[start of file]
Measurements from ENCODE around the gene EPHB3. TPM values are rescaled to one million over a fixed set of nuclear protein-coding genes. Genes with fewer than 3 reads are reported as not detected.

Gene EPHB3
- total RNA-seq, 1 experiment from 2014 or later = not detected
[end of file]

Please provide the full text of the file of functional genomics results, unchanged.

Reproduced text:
Measurements from ENCODE around the gene EPHB3. TPM values are rescaled to one million over a fixed set of nuclear protein-coding genes. Genes with fewer than 3 reads are reported as not detected.

Gene EPHB3
- total RNA-seq, 1 experiment from 2014 or later = not detected